Apps

24h Project: Create and Release an App

The Challenge

In order to counteract my structured and methodical approach to creating things I’ve been trying to quickly make stuff and then make it better (or move on and make something else). The idea is to be more creative and to get things finished rather than get stuck trying to do everything exactly right. I’ve therefore been giving myself 24 hours from idea to go-live to fit things around my workload and Get Stuff Done.

Follow me on Twitter if you want to know about my next #24hourproject.

Creating the App

I wanted to create an App to aid creative thinking and to help make brainstorms more productive. I was inspired by Brian Eno’s Oblique Strategies, the I-Ching and cringeworthy lateral thinking quotes. I decided to call the App ‘Lepus’ which is Latin for Hare as hares are fast and agile – they might be creative too but I’ve never got close enough to one to find out.

After a quick Google it became apparent that the best free option for creating a simple app was to use MIT’s App Inventor. There are some big limitations to using App Inventor but having never made an App before I found it pretty easy to use. It’s probably equivalent to building a site in Dreamweaver but you’ve got to start somewhere!

App Inventor has two main screens: Designer to create the interface and Blocks (see below) to create the process which sits behind it. My App works a bit like a magic 8 ball so the blocks are very simple – when you click the button a sound plays and a piece of text from a list is randomly returned. I bought an icon from thenounproject.com for $2 and chose a simple orange background colour. The ‘click’ sound effect was free from Flash Kit.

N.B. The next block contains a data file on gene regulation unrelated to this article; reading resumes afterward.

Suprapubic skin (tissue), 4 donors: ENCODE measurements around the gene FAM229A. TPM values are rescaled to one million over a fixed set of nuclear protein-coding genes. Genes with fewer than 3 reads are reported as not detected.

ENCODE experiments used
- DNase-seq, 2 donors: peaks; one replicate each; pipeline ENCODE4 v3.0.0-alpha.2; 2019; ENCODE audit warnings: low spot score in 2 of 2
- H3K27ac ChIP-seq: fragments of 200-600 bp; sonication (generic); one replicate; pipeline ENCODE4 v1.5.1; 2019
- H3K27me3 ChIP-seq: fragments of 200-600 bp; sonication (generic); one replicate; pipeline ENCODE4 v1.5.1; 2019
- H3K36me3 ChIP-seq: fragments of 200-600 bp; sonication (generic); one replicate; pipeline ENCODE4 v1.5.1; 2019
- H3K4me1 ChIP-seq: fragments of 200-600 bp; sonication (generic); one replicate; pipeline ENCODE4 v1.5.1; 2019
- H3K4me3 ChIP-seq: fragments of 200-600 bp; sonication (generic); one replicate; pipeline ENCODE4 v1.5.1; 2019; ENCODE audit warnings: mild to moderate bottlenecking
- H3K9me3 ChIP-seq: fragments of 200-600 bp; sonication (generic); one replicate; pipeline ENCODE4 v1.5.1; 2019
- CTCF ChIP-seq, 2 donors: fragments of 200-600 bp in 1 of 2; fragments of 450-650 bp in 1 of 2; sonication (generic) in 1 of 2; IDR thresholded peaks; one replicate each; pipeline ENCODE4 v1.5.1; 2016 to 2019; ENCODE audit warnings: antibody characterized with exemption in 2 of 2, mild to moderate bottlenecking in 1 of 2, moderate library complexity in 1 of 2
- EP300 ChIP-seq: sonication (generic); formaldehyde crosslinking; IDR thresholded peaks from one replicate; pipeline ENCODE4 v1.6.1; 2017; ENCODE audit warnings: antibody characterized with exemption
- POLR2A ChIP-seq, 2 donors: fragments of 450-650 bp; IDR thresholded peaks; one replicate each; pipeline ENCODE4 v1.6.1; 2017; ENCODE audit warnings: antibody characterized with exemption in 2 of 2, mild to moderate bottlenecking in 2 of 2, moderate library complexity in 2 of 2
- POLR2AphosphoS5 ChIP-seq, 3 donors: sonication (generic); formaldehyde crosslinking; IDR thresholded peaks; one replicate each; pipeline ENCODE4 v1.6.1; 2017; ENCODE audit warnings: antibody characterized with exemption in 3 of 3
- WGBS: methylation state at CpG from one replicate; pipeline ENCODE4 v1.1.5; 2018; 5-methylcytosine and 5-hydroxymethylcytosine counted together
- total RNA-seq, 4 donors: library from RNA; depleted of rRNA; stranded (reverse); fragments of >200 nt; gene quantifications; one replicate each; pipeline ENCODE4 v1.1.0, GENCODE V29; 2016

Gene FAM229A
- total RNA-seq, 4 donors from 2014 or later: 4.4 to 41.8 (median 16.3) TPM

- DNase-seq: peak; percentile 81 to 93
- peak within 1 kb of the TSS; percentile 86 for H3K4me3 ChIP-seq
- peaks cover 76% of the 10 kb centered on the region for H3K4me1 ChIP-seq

App Inventor Blocks

Releasing the App

Adding an App to the Android Play Store is pretty straight-forward although you have to pay a $25 registration fee to get a developer account. Next you upload the .apk file from App Inventor and fill out the Play Store listing with screenshots and a description. Updating the App when you realise that you haven’t included an icon is not really possible – each time you save a version from App Inventor it seems to have a different package name. Because of this the Play Store won’t let you update the existing but you can create a brand new listing, there are apparently ways around this but I haven’t got them to work yet.

Lepus App Play Store Listing

 

Seeing my App in the store was a great feeling and well worth the $27 spend. If you have a mobile running Android (or a tablet) and you want to install Lepus you can find it on the Play Store.